Last month, the State of Massachusetts approved the most expensive power purchase agreement in the country -- a 15-year contract negotiated between Cape Wind and National Grid to sell one-half the project's 468 megawatts at 18.7 cents per kilowatt hour.
National Grid understood from the outset that the sticker shock of selling Cape Wind's energy on monthly electric bills would be enough to send some customers, particularly large industrial and commercial users, shopping for alternative, low-cost energy suppliers. To buffer the impact, the State approved allocating the entire cost of the project to the delivery side of the electricity bill. By spreading the cost to as many customers as possible the price shock to any one customer would be less, or at least that was the thinking.
The population of Massachusetts is approximately 6.5 million people; National Grid's customers number in the millions. There is plenty of opportunity to spread the pain. But what if a similar proposal were presented to a State like Vermont with a tenth the population?
We may learn soon enough.
The State of Vermont is served by roughly twenty-one utilities the largest two being Central Vermont Public Service (CVPS) and Green Mountain Power (GMP) which together represent 250,000 customers or 70 percent of the customer base. Most of the 5 million megawatt-hours of electricity sold by CVPS and GMP is purchased through low-cost long-term agreements with Vermont Yankee, an in-state nuclear facility, and Canada's Hydro Quebec whose contract was just renewed. Vermont is ranked as having one of the lowest consumptions of electricity, its electric sector produces the lowest carbon emissions in the country, and the State currently boasts the lowest electricity rates in New England.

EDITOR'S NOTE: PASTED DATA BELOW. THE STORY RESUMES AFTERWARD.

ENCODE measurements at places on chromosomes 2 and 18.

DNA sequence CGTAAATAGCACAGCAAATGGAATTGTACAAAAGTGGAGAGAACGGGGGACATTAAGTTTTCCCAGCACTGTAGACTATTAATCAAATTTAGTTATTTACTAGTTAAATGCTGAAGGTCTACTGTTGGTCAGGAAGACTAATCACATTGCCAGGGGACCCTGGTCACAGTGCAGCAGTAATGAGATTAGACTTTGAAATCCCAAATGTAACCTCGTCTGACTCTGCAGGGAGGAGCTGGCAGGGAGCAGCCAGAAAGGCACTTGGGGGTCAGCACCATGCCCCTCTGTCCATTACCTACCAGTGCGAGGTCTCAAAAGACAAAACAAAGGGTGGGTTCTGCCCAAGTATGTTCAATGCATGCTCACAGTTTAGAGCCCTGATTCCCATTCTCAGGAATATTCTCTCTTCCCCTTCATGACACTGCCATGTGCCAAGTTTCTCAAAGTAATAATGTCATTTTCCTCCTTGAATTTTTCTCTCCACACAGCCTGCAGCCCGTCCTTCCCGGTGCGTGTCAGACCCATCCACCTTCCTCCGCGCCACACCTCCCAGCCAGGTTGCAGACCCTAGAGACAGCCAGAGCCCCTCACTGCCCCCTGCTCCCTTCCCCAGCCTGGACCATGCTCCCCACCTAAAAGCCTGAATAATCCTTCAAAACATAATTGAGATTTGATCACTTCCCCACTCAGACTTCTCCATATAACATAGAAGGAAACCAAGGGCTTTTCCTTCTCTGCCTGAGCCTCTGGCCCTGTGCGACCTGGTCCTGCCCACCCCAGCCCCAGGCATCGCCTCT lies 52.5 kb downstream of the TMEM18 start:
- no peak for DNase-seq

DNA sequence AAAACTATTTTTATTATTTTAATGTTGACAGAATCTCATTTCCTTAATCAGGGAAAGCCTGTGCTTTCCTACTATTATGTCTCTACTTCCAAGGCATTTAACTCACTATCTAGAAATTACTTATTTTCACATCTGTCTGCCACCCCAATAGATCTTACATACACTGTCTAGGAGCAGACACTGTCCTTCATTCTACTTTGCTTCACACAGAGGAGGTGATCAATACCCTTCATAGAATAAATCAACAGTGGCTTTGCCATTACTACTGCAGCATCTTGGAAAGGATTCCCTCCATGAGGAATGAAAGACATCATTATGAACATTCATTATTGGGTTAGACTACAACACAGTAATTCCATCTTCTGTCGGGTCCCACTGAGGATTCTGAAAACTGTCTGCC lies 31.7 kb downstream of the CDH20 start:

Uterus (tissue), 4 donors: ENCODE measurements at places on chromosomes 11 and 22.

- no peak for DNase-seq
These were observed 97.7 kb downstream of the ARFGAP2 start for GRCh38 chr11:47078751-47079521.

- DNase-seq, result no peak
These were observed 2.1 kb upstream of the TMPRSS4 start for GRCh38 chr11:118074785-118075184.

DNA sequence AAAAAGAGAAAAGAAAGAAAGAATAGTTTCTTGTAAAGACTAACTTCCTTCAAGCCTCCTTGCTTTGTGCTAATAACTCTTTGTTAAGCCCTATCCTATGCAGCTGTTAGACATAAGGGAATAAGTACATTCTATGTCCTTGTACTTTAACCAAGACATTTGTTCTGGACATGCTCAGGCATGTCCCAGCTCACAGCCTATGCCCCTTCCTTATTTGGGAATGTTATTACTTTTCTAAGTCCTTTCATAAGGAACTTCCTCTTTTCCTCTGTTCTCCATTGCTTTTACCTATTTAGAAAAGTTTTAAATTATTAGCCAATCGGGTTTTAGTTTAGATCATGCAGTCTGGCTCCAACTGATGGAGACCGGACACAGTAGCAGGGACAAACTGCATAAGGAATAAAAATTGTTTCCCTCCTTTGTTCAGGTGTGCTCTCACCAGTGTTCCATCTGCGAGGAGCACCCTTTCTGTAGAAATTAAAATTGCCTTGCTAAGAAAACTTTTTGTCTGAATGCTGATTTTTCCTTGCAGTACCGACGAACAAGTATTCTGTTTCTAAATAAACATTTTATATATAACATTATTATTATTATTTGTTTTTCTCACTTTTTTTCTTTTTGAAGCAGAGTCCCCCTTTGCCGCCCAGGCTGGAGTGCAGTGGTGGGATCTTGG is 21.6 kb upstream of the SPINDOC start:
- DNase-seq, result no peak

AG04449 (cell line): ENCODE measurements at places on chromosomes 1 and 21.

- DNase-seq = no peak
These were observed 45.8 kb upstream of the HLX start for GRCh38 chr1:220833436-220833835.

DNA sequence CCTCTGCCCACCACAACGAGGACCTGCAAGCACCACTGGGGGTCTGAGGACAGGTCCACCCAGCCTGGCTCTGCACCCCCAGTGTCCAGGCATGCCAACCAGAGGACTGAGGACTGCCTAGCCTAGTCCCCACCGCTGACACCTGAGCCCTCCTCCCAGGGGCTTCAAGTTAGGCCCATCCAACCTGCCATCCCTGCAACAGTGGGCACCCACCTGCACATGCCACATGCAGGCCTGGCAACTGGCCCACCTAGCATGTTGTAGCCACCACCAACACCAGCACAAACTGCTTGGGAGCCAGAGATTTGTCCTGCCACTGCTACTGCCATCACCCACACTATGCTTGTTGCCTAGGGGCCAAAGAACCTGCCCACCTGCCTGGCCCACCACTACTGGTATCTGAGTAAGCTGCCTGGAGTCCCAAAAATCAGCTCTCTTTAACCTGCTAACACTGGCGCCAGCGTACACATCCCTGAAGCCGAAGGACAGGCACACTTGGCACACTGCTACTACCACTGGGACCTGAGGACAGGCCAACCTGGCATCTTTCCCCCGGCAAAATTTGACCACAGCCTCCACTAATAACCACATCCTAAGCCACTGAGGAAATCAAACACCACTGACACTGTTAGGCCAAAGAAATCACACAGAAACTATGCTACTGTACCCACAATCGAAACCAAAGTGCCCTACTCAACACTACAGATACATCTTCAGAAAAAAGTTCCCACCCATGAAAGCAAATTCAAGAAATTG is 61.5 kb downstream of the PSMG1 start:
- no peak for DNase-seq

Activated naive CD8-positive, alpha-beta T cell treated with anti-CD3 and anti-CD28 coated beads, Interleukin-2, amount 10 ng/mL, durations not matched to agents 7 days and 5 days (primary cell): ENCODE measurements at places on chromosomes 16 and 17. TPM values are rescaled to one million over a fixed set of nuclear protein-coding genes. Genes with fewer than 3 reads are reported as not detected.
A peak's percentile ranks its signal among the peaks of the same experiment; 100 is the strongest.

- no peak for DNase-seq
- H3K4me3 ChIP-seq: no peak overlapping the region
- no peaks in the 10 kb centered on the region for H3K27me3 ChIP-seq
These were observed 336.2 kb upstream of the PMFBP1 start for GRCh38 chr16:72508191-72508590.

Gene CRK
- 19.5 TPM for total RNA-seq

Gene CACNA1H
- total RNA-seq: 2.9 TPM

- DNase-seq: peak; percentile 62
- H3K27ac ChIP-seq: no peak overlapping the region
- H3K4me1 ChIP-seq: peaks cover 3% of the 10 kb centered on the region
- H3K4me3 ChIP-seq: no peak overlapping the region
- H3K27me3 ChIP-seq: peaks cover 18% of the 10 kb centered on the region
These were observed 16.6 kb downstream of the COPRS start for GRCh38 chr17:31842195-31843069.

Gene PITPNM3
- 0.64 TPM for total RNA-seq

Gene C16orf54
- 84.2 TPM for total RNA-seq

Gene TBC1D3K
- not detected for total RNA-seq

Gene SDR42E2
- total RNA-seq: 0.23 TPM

Vermont Yankee's operating license is set to expire in 2012. Public opposition to nuclear power coupled with a recent vote by Vermont's legislature to not support the plant's relicensing has created uncertainty about the plant's future. CVPS and GMP have each signaled privately that they are looking for replacement power, including renewables and wind.
In October, the utilities each signed separate 20-year power purchase agreements to acquire a total of 85% of the energy produced by Noble Environmental's 99 megawatt wind facility to be built in neighboring New Hampshire. While no prices were disclosed publicly, the president of Noble told regulators this spring that he was looking at a wholesale price of 9-11 cents per kwh. This price represents 6+ cents higher than Vermont Yankee's contracted rates, 4-5+ cents above in-region natural gas rates, and 3+ cents higher than the recently renewed contract with Hydro Quebec.
And more wind is on the way.
Vermont's Public Service Board (PSB) approved three wind energy projects to be built in the State since 2007: Sheffield Wind at 40 MW, Deerfield Wind at 30 MW, and Georgia Mountain Community Wind at 12 MW. A fourth project now under review will add another 63 MW bringing the total to about 230 MW -- about the same number of megawatts under contract between Cape Wind and National Grid!